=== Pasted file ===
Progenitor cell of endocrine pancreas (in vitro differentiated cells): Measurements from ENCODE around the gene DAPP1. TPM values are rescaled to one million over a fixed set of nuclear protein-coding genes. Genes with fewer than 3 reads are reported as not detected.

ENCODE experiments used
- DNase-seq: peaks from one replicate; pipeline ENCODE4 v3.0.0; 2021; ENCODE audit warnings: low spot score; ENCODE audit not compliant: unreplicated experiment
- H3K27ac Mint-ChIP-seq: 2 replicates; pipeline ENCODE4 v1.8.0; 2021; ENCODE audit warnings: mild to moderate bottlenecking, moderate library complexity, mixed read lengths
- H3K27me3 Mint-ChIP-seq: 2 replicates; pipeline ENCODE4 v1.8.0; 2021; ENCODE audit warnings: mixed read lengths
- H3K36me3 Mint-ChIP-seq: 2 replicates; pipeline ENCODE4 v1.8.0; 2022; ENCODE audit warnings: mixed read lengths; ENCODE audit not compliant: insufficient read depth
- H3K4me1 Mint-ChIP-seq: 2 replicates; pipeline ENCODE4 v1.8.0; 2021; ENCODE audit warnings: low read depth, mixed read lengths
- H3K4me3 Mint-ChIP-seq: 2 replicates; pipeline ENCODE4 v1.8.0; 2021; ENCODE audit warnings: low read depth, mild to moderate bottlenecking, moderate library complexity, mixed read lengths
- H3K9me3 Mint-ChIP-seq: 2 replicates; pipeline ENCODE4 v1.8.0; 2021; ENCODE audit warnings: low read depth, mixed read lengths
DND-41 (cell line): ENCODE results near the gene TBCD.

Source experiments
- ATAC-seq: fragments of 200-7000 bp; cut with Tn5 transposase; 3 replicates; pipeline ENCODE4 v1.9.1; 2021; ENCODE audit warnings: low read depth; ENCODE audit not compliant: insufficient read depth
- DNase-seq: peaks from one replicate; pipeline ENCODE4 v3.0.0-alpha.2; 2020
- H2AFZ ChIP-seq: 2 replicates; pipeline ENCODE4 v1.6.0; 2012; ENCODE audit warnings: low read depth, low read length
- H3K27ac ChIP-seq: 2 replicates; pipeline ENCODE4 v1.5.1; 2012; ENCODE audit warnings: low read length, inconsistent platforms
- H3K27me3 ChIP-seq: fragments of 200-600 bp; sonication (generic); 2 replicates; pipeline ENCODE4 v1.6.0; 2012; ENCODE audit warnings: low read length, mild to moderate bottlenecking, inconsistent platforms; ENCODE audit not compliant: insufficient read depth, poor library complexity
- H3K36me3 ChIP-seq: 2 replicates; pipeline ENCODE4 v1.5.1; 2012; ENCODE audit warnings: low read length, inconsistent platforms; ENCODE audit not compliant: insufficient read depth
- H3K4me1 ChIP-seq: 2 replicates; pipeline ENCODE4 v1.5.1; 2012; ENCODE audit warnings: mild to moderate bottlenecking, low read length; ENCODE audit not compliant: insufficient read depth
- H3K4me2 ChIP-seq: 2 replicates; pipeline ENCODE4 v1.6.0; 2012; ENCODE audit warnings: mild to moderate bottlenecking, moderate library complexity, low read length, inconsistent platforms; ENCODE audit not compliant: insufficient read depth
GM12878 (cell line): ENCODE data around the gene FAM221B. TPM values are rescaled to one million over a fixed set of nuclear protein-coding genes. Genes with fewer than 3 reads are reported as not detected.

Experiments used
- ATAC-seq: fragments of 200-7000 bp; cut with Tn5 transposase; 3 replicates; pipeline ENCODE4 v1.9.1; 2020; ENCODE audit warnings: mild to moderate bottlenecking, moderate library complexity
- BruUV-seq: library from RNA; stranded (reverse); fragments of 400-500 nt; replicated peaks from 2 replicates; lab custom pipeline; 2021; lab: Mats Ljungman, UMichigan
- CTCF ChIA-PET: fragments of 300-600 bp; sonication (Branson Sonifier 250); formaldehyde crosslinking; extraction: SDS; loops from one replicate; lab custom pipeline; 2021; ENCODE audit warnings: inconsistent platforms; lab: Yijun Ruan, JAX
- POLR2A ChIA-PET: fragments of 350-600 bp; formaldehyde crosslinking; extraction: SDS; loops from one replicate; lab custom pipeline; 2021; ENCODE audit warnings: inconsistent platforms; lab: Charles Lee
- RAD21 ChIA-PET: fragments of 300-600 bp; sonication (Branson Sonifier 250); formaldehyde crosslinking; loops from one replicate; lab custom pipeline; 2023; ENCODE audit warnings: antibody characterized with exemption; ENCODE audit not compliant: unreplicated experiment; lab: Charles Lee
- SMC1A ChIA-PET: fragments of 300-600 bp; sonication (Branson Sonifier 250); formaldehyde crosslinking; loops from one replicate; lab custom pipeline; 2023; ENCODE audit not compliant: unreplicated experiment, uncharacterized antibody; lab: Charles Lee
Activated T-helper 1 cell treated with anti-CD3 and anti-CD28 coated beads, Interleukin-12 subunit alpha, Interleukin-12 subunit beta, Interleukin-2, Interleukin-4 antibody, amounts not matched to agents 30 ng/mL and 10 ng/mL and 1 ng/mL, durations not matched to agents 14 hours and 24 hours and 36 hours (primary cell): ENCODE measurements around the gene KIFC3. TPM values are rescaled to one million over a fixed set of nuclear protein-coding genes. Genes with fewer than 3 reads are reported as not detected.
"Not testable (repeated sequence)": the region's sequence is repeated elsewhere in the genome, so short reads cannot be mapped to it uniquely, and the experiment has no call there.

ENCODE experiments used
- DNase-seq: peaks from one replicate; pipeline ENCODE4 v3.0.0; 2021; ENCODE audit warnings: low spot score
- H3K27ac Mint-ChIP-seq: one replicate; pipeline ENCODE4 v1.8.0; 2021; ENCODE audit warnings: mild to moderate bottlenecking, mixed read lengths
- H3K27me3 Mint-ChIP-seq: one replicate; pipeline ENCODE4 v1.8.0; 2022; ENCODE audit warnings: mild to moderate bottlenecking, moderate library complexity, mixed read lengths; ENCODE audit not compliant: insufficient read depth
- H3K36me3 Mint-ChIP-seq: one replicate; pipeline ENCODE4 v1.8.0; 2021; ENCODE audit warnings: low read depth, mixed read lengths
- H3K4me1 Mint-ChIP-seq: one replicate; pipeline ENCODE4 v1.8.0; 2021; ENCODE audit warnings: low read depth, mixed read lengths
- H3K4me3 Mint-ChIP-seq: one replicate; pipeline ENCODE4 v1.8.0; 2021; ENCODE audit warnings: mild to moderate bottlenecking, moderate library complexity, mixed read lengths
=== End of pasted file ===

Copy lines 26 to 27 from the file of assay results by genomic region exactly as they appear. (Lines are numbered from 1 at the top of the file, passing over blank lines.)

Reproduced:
- RAD21 ChIA-PET: fragments of 300-600 bp; sonication (Branson Sonifier 250); formaldehyde crosslinking; loops from one replicate; lab custom pipeline; 2023; ENCODE audit warnings: antibody characterized with exemption; ENCODE audit not compliant: unreplicated experiment; lab: Charles Lee
- SMC1A ChIA-PET: fragments of 300-600 bp; sonication (Branson Sonifier 250); formaldehyde crosslinking; loops from one replicate; lab custom pipeline; 2023; ENCODE audit not compliant: unreplicated experiment, uncharacterized antibody; lab: Charles Lee